We entered the auditorium before 8:00 and had seats one seat in from the aisle and Sandy was able to touch Papa Francesco’s sleeve as he went by blessing people and kissing babies on his way in and then again on his way out three hours later.
It was a very long morning but the camaraderie of the attendee’s while waiting on the Pope was very gratifying to watch and be a part of with people from all over the world.
We took a two day excursion to Napoli by train staying at an Airbnb in the Spanish quarter with a beautiful view of Mt. Vesuvius and The Gulf of Naples.
Sandy was a little freaked out about it when a friend who is a very frequent traveler to Italy commented that “we were brave to go to Napoli”. The Quartieri Spagnoli is a side hill neighborhood of narrow streets with lots of little shops, lots of laundry hanging from above and on racks in the street. It seemed that there were lots of families living in small street level apartments with doors and windows open in spite of the cold. Wikipedia does say that it is a poor area, suffering from high unemployment and strong influence of Camorra.
Jim felt very safe and enjoyed it, Sandy was uncomfortable and couldn’t wait to leave. We arrived on Saturday and wandered the crowded streets with all of the Neapolitans out shopping for Christmas.
Naples definitely has a different feel from other Italian cities that we have been in. The old section has a gritty squalid quality and on Monday morning after the weekend revelry the main street, via Toledo, was covered with trash. While searching for lunch on Saturday we stumbled into Antica Cucina Campagnola and took their last available table.
It was a very local restaurant with lots of families and a blackboard only menu in Italian of course. Food and atmosphere was very good.
After lunch we visited the Duomo di Napoli which is the main cathedral of Naples. It is much smaller and less impressive than the other Duomo’s that we have visited in Italy.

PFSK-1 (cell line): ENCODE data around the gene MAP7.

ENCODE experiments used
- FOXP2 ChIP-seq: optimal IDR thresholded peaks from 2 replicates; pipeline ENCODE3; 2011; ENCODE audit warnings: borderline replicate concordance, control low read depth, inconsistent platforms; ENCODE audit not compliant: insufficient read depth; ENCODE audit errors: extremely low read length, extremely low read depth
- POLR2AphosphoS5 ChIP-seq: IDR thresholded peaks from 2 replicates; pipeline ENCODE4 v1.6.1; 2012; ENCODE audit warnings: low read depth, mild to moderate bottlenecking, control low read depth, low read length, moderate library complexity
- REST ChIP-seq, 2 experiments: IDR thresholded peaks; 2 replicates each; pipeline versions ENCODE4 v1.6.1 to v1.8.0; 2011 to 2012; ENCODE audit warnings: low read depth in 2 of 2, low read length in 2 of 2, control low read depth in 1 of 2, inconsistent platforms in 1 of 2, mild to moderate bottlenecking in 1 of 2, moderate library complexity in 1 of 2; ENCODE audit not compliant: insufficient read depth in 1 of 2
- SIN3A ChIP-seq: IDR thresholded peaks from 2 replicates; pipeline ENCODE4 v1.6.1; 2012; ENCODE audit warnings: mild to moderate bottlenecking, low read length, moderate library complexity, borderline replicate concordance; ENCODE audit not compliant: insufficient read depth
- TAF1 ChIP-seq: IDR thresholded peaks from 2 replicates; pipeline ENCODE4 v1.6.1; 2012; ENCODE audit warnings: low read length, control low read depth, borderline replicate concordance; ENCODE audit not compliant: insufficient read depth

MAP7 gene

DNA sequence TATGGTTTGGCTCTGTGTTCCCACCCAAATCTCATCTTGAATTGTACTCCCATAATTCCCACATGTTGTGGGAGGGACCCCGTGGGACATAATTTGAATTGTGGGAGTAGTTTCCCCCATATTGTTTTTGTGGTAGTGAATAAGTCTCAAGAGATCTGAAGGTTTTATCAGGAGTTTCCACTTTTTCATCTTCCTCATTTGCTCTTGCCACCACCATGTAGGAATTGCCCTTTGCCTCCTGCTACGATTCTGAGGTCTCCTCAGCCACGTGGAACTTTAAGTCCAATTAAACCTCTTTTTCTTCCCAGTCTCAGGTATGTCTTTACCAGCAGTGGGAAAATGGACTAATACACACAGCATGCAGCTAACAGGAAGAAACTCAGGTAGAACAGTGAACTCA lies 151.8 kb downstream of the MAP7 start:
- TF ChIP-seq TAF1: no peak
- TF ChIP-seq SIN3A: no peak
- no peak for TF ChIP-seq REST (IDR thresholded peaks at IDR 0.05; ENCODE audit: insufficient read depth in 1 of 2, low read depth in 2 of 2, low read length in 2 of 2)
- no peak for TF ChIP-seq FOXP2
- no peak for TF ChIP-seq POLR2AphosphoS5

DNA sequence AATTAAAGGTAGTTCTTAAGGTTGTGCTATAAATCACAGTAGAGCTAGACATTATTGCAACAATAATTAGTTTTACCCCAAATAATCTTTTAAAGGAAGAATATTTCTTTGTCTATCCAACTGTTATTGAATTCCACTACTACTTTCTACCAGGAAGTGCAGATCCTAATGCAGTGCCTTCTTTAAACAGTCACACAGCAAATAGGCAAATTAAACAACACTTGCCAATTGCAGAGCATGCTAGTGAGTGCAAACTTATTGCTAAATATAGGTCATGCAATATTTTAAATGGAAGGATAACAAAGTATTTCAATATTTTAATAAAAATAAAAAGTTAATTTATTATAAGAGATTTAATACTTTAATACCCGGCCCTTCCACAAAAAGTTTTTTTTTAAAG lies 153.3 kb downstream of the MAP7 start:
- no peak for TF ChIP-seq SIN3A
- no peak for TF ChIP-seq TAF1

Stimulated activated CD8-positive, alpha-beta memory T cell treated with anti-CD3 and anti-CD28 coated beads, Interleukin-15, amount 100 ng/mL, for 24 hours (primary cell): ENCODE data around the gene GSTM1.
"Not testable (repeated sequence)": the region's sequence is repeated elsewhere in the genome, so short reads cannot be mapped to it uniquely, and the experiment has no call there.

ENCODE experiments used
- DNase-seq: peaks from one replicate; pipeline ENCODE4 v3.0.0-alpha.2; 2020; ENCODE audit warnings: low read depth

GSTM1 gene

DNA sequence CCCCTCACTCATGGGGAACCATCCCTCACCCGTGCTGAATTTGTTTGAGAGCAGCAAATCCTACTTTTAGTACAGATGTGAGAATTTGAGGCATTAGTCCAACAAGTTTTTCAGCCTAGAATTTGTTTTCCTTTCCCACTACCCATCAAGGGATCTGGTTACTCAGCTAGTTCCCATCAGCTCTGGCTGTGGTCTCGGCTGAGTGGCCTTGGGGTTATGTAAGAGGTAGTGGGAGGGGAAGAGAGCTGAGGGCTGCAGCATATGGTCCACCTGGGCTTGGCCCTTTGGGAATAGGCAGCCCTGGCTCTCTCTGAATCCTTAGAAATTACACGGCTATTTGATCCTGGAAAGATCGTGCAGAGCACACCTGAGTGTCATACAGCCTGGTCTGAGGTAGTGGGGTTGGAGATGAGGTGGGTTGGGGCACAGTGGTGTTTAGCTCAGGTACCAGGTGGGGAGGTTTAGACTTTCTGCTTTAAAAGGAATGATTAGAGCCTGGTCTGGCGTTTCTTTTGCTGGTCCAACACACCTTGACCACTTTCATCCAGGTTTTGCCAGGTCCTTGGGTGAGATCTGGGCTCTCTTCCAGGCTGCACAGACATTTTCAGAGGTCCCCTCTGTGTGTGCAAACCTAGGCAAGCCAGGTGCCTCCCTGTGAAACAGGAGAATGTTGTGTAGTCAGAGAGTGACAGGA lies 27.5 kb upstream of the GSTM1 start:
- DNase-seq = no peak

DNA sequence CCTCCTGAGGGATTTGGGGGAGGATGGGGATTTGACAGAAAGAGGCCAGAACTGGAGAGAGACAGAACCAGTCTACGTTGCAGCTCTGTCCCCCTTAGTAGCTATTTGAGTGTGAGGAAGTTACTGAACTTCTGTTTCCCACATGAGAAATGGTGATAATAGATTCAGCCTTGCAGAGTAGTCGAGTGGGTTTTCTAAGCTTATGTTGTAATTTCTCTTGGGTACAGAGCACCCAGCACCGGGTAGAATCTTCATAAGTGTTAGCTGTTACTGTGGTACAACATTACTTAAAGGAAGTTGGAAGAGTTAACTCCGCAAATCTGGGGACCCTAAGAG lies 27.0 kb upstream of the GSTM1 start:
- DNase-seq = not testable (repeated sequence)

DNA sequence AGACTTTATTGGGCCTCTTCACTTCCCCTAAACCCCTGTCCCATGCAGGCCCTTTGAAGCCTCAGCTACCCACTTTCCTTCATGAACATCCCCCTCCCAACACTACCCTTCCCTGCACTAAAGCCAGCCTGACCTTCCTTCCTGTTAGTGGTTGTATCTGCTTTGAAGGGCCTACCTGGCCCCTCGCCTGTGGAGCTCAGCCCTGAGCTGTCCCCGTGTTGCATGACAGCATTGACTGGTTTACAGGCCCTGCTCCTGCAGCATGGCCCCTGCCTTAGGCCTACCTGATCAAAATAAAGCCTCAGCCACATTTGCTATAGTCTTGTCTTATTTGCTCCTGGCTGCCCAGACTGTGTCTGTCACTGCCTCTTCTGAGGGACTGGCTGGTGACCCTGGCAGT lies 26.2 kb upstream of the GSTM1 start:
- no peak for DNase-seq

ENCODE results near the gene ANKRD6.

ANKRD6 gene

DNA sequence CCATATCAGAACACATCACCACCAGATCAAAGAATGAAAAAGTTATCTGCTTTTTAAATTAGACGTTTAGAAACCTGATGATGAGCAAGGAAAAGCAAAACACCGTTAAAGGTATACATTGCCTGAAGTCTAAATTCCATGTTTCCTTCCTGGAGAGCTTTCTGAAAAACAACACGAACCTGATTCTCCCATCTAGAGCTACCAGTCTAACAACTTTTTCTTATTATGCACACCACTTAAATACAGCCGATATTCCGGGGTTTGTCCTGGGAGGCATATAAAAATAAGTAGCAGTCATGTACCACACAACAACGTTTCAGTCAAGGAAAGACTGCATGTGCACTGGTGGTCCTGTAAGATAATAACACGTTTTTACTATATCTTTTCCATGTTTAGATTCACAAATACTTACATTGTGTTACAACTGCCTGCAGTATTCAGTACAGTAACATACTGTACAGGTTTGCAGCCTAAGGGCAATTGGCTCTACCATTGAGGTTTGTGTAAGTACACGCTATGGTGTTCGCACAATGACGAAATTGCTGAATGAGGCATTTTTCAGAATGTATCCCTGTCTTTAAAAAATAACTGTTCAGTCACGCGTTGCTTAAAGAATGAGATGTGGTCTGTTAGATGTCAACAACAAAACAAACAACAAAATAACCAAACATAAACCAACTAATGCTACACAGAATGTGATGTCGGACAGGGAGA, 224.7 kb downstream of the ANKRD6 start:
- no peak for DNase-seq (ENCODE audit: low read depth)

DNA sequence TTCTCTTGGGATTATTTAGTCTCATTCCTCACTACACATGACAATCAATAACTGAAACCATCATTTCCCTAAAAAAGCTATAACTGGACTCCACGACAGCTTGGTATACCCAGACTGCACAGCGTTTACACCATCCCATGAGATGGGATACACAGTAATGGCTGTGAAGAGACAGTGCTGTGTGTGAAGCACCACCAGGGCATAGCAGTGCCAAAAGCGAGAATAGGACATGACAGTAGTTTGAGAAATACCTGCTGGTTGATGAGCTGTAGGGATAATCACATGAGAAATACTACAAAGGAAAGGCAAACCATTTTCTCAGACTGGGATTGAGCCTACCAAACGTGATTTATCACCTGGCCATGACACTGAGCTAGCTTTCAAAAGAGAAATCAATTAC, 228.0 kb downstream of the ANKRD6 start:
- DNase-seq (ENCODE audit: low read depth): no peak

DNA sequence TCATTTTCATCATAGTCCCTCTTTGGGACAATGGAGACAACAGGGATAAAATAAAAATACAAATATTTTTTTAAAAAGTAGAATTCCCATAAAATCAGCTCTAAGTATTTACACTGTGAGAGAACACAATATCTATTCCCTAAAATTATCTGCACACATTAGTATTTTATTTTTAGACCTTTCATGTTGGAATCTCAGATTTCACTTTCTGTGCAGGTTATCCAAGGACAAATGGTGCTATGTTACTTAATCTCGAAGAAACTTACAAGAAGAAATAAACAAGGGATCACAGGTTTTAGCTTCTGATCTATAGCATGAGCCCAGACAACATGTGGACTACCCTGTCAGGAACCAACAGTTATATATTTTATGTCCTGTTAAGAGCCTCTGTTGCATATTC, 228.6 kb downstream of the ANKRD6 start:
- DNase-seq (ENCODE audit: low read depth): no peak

Sandy’s primary goal in Naples was to climb to the top of Mt. Vesuvius which is really an easy walk from a parking lot near the top. We hired a local driver to take us from Naples to Vesuvius. He did his best to get us to the top, driving around one barrier and a police car with lights on partially blocking the road before coming to a work crew with more police where we were finally turned back as apparently some controlled fires had gotten out of control.
We then had our driver take us to Herculaneum which was buried in lava and ash when Vesuvius erupted in 79 AD. Unlike Pompeii, the heavy blanket of lava that covered Herculaneum carbonized and thereby preserved wood and other organic-based materials such as roofs, beds, doors, and food. Although most of the residents had evacuated the city in advance of the lava, the well-preserved skeletons of 300 people who perished near the seawall were discovered in 1997.
While considering a private tour we met a lovely British/Scottish couple Jane and George Hansom. We talked for 30 minutes before starting our audio guided tours and then met up with them for dinner.